Casting heavy nymphs

Casting heavy nymphs

Paul Arden | Monday, 20 July 2020

had a good week working with the Aslis in Sungai Tiang. I have a video to edit from the trip which should be available around the end of the week. We had good conditions for the first few days and everyone caught fish - they are learning fast! Then it decided to rain on us and the river flooded. This is an unusually wet summer. Anyway we rafted out which was quite an adventure. I think you’ll enjoy the video when it’s finished. I’ll aim to upload Wednesday or Thursday.

There is a question on the Board about casting and fishing heavy fly rigs such as they commonly fish on the Tongariro in NZ. A long time ago I used to fish there, basing myself in Turangi at the start of my NZ summer. The Tongariro is mostly a winter fishery, hitting the spawning runs from Lake Taupo, and occasionally I would find a late run of fish. Of course there is other fishing to be found but it’s not the sort of information you publish on the Internet.


The Tongariro is a swift river and you need to get your flies down. Originally it was fished by swinging streamers on sinking lines but more typically nowadays, and for a long time since, it is best fished with nymphs. They use the Rudi Ferris Indicator, which is basically a big tuft of wool, greased up and attached to the line using the inner section of Bic Biro pen tube. Very clever!


Underneath this is a very heavy fly. Big dumbbell eyes and MANY turns of lead. And there is usually a second fly which can be a small nymph or more likely a glo-bug. I know - damned ugly to look at and even uglier to cast!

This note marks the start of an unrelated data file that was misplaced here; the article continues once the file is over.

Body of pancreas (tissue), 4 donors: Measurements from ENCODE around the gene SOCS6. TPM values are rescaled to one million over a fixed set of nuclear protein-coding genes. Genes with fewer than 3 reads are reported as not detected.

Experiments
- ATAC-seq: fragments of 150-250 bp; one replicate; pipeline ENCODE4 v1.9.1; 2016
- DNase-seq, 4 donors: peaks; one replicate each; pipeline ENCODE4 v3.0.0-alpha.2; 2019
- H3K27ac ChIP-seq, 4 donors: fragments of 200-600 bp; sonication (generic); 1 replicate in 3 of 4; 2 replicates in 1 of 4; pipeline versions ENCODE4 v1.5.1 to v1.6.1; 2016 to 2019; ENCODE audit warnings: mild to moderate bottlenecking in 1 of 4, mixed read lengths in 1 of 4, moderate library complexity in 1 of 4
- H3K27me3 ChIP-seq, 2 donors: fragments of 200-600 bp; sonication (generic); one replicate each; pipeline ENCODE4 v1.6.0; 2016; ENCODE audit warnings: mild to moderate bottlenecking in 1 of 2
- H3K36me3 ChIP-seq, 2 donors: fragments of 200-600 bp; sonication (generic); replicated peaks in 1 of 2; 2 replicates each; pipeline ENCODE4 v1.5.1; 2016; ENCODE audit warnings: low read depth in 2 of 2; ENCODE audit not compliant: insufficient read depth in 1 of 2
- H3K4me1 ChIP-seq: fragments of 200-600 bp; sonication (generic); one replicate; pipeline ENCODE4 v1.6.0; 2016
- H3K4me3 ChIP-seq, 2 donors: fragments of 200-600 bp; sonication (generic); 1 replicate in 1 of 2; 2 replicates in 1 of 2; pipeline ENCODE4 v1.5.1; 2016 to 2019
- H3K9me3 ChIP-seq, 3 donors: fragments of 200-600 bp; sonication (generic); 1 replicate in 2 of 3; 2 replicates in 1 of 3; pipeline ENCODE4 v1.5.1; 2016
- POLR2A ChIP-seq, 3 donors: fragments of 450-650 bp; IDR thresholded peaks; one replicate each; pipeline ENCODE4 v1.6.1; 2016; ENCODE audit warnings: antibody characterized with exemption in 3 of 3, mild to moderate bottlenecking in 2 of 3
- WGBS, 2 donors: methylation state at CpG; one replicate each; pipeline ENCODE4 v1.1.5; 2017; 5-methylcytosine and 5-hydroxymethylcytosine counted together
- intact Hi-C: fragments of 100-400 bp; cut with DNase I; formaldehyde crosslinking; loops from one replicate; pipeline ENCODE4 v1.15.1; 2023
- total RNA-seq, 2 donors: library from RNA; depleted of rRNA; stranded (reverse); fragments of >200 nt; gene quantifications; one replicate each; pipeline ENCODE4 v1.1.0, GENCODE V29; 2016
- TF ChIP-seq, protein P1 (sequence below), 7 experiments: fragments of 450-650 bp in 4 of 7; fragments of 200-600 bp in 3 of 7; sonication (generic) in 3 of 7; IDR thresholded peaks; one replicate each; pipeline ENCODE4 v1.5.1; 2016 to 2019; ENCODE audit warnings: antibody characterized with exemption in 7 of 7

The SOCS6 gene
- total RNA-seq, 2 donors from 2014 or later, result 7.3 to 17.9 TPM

But it works and works very well. You may have heard of the Tongariro Roll which was popularised by Herb Spannagl? Herb wrote a few articles on the subject which you can find in the Sexyloops Articles section. I met and fished with Herb quite some time ago now! Super guy and a truly outstanding fly caster.


So the question is how to cast this rig? Well I think that there are a couple of important points. The first is that you will need a heavy line. At least a class AFFTA 8WT. Also you do not want too long a leader. I mostly fish with 18-22’ leaders for trout but with this tackle you can forget it - the flies will never get airborne! So you definitely need to shorten up the leader. I would also really spend time working on line tapers. A heavy trout “Spey line” is going to make your life far easier.


Trying to find the perfect line however can be quite expensive. I personally would probably be tempted to build one. It’s quite easy to weld lines and Lasse has some articles on this subject in the Articles section. But having said that I’m sure the perfect line exists nowadays. Some of these short heavy brick-on-a-string fly lines were originally made for this style of fishing. Ie Skagit. Remember it’s not about matching the line to the rod; rather it’s about matching the line to the flies - then find the right rod afterwards, which is going to be an HT8 of course!